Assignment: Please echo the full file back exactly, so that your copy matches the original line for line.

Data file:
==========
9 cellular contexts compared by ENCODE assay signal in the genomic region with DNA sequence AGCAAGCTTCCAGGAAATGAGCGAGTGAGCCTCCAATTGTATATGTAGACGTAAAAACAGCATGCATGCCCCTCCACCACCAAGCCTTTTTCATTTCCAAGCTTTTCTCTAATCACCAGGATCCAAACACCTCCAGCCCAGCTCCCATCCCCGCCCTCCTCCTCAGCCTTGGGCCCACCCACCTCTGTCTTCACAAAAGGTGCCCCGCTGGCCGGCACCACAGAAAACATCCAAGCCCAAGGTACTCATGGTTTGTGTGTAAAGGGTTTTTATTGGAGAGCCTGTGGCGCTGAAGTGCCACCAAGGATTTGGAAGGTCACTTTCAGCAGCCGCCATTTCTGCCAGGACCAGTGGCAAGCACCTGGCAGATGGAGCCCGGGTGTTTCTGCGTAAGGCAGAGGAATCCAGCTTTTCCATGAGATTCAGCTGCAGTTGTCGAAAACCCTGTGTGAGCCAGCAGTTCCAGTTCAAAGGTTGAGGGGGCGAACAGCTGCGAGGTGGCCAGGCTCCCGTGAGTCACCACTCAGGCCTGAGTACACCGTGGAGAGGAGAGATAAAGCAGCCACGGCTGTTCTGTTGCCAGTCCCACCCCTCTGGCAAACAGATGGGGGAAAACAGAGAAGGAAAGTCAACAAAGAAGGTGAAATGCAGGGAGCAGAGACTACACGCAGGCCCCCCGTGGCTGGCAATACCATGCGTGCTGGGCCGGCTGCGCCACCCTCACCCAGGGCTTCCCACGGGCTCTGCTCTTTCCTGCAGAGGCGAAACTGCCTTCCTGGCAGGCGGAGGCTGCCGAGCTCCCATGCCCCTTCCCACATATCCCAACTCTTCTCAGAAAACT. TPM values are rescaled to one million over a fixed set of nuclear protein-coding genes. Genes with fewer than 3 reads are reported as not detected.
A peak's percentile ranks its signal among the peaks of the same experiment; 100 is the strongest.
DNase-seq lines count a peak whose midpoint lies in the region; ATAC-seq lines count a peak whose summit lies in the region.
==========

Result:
9 cellular contexts compared by ENCODE assay signal in the genomic region with DNA sequence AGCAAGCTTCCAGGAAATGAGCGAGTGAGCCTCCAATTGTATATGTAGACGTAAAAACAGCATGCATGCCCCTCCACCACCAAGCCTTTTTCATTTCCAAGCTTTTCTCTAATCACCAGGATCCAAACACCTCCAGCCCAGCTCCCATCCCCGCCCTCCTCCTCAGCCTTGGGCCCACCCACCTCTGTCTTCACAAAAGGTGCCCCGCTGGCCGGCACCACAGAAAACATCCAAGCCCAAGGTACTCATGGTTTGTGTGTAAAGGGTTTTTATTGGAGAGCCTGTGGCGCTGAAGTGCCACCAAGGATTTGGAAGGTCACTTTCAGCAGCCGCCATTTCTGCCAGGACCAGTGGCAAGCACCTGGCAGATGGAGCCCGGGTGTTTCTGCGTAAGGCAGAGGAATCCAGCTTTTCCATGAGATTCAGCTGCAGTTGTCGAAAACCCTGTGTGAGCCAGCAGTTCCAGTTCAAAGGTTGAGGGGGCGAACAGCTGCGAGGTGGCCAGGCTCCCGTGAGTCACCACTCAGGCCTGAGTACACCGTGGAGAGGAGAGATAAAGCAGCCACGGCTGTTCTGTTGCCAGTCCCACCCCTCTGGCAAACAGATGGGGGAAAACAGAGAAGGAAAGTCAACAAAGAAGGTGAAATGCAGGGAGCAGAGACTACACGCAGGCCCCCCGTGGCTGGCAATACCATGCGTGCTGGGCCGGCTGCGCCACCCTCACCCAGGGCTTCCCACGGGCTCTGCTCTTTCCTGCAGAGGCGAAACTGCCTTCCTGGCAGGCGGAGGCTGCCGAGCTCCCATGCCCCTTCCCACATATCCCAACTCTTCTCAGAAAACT. TPM values are rescaled to one million over a fixed set of nuclear protein-coding genes. Genes with fewer than 3 reads are reported as not detected.
A peak's percentile ranks its signal among the peaks of the same experiment; 100 is the strongest.
DNase-seq lines count a peak whose midpoint lies in the region; ATAC-seq lines count a peak whose summit lies in the region.